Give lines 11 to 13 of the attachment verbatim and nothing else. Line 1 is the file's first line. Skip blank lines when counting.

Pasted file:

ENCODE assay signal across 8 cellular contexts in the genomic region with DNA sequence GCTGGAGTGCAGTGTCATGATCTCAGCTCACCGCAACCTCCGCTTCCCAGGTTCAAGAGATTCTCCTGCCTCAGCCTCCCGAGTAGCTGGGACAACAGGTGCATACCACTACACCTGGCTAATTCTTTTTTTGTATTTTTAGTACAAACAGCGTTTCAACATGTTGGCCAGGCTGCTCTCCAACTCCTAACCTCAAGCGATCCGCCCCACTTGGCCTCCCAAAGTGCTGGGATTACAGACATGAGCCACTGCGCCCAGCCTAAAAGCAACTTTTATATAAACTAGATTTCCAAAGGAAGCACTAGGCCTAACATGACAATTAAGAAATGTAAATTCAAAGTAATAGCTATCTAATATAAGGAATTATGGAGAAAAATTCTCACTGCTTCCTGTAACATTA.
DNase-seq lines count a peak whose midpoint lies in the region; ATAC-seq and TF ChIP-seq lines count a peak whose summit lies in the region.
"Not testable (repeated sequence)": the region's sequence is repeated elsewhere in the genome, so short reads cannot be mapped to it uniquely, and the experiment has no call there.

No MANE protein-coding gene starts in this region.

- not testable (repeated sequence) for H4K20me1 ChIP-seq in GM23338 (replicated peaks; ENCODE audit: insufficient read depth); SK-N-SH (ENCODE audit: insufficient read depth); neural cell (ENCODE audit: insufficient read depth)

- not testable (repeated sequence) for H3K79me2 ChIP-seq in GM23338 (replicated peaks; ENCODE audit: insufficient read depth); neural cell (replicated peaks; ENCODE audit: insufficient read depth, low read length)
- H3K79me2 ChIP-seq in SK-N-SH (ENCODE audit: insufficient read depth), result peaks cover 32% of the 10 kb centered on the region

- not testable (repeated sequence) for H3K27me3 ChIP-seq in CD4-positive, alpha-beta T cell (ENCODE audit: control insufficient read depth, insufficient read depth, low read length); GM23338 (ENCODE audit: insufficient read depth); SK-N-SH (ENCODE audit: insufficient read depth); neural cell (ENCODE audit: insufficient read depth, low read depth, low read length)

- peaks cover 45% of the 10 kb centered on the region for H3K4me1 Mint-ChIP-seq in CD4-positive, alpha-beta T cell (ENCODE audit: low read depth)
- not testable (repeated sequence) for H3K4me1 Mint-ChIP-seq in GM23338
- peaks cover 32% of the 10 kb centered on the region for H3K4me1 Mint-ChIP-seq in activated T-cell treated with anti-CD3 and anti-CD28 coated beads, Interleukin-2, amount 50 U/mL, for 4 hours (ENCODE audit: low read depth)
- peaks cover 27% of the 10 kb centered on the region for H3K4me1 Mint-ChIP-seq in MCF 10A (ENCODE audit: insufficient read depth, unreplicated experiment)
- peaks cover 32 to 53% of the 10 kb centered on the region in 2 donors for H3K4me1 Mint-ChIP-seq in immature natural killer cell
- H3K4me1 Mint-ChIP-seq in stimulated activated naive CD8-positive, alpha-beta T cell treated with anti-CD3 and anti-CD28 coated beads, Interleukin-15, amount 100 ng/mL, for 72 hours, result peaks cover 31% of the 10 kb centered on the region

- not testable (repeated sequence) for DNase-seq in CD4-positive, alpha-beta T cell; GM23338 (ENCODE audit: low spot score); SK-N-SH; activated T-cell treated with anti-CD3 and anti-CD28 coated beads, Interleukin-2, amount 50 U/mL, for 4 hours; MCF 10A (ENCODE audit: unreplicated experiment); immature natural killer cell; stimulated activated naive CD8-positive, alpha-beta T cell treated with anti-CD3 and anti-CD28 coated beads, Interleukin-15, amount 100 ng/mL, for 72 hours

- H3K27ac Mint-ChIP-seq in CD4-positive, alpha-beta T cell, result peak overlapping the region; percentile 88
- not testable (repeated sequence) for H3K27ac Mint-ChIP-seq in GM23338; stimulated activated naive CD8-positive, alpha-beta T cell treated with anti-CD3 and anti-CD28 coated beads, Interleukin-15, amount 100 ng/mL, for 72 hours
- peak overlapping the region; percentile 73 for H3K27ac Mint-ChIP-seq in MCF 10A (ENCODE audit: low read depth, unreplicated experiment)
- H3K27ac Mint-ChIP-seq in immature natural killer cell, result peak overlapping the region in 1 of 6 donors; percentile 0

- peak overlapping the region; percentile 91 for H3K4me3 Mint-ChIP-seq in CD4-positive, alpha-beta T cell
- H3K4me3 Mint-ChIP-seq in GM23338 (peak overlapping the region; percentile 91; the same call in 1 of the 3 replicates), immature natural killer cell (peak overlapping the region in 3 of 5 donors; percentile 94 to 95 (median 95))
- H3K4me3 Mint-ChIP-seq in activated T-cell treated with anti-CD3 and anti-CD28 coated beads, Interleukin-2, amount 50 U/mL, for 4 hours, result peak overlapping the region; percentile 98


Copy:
- peaks cover 32% of the 10 kb centered on the region for H3K4me1 Mint-ChIP-seq in activated T-cell treated with anti-CD3 and anti-CD28 coated beads, Interleukin-2, amount 50 U/mL, for 4 hours (ENCODE audit: low read depth)
- peaks cover 27% of the 10 kb centered on the region for H3K4me1 Mint-ChIP-seq in MCF 10A (ENCODE audit: insufficient read depth, unreplicated experiment)
- peaks cover 32 to 53% of the 10 kb centered on the region in 2 donors for H3K4me1 Mint-ChIP-seq in immature natural killer cell